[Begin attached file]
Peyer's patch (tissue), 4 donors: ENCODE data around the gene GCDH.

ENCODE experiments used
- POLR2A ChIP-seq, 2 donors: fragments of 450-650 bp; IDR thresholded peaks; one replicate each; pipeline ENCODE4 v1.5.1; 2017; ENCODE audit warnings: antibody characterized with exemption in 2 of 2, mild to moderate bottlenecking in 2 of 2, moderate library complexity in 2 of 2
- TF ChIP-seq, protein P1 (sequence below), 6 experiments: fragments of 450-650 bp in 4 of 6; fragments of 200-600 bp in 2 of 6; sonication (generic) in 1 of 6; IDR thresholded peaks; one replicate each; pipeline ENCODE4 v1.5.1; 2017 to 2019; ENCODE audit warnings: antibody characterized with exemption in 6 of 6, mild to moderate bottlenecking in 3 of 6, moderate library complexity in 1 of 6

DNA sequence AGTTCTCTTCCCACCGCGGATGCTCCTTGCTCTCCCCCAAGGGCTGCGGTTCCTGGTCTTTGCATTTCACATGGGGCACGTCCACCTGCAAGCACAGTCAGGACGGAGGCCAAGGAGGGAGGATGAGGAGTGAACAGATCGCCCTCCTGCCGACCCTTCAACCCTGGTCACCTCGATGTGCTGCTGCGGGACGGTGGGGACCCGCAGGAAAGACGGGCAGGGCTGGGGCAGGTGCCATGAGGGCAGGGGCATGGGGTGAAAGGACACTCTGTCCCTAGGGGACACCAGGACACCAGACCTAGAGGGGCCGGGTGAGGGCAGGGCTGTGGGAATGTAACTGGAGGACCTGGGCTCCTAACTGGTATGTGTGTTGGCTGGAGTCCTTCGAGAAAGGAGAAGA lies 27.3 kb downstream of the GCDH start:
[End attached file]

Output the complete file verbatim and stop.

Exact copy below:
Peyer's patch (tissue), 4 donors: ENCODE data around the gene GCDH.

ENCODE experiments used
- POLR2A ChIP-seq, 2 donors: fragments of 450-650 bp; IDR thresholded peaks; one replicate each; pipeline ENCODE4 v1.5.1; 2017; ENCODE audit warnings: antibody characterized with exemption in 2 of 2, mild to moderate bottlenecking in 2 of 2, moderate library complexity in 2 of 2
- TF ChIP-seq, protein P1 (sequence below), 6 experiments: fragments of 450-650 bp in 4 of 6; fragments of 200-600 bp in 2 of 6; sonication (generic) in 1 of 6; IDR thresholded peaks; one replicate each; pipeline ENCODE4 v1.5.1; 2017 to 2019; ENCODE audit warnings: antibody characterized with exemption in 6 of 6, mild to moderate bottlenecking in 3 of 6, moderate library complexity in 1 of 6

DNA sequence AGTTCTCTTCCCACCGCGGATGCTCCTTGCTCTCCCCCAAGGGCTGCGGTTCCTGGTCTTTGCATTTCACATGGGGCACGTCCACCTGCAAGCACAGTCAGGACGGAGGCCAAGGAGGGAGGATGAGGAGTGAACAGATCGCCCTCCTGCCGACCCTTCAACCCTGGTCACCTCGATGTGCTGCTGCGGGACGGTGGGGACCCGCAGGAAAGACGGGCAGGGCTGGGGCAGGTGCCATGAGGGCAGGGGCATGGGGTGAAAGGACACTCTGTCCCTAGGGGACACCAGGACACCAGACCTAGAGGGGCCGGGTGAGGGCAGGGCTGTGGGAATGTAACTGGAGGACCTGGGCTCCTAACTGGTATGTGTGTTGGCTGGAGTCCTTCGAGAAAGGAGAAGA lies 27.3 kb downstream of the GCDH start: